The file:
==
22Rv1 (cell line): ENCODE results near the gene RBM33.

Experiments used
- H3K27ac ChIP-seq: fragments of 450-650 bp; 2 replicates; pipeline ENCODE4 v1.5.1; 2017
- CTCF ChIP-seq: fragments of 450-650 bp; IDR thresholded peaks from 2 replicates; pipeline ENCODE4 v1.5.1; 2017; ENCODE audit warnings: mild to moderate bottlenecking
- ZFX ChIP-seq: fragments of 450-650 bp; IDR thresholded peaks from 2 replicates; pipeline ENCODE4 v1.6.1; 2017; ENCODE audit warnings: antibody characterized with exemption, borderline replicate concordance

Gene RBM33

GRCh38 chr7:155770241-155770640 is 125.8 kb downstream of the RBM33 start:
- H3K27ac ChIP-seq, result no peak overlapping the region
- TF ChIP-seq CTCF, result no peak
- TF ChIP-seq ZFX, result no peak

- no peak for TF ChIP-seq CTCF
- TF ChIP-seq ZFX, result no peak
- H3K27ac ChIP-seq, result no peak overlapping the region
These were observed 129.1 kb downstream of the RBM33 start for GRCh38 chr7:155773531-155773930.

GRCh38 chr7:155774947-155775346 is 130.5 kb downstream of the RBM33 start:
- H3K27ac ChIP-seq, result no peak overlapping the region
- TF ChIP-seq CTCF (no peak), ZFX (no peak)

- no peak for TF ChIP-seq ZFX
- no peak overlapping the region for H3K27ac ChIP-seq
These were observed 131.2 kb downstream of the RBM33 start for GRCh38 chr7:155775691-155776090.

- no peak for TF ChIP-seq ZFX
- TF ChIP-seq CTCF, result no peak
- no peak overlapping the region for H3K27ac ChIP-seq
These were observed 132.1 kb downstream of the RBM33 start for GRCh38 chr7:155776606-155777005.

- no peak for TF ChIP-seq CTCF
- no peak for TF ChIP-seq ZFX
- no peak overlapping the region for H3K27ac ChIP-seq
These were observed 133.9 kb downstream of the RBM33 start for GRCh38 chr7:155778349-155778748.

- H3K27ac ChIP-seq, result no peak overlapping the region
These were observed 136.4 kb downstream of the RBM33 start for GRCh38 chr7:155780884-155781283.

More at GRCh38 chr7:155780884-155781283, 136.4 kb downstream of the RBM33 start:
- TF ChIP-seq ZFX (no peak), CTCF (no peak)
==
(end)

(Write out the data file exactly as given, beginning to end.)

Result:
22Rv1 (cell line): ENCODE results near the gene RBM33.

Experiments used
- H3K27ac ChIP-seq: fragments of 450-650 bp; 2 replicates; pipeline ENCODE4 v1.5.1; 2017
- CTCF ChIP-seq: fragments of 450-650 bp; IDR thresholded peaks from 2 replicates; pipeline ENCODE4 v1.5.1; 2017; ENCODE audit warnings: mild to moderate bottlenecking
- ZFX ChIP-seq: fragments of 450-650 bp; IDR thresholded peaks from 2 replicates; pipeline ENCODE4 v1.6.1; 2017; ENCODE audit warnings: antibody characterized with exemption, borderline replicate concordance

Gene RBM33

GRCh38 chr7:155770241-155770640 is 125.8 kb downstream of the RBM33 start:
- H3K27ac ChIP-seq, result no peak overlapping the region
- TF ChIP-seq CTCF, result no peak
- TF ChIP-seq ZFX, result no peak

- no peak for TF ChIP-seq CTCF
- TF ChIP-seq ZFX, result no peak
- H3K27ac ChIP-seq, result no peak overlapping the region
These were observed 129.1 kb downstream of the RBM33 start for GRCh38 chr7:155773531-155773930.

GRCh38 chr7:155774947-155775346 is 130.5 kb downstream of the RBM33 start:
- H3K27ac ChIP-seq, result no peak overlapping the region
- TF ChIP-seq CTCF (no peak), ZFX (no peak)

- no peak for TF ChIP-seq ZFX
- no peak overlapping the region for H3K27ac ChIP-seq
These were observed 131.2 kb downstream of the RBM33 start for GRCh38 chr7:155775691-155776090.

- no peak for TF ChIP-seq ZFX
- TF ChIP-seq CTCF, result no peak
- no peak overlapping the region for H3K27ac ChIP-seq
These were observed 132.1 kb downstream of the RBM33 start for GRCh38 chr7:155776606-155777005.

- no peak for TF ChIP-seq CTCF
- no peak for TF ChIP-seq ZFX
- no peak overlapping the region for H3K27ac ChIP-seq
These were observed 133.9 kb downstream of the RBM33 start for GRCh38 chr7:155778349-155778748.

- H3K27ac ChIP-seq, result no peak overlapping the region
These were observed 136.4 kb downstream of the RBM33 start for GRCh38 chr7:155780884-155781283.

More at GRCh38 chr7:155780884-155781283, 136.4 kb downstream of the RBM33 start:
- TF ChIP-seq ZFX (no peak), CTCF (no peak)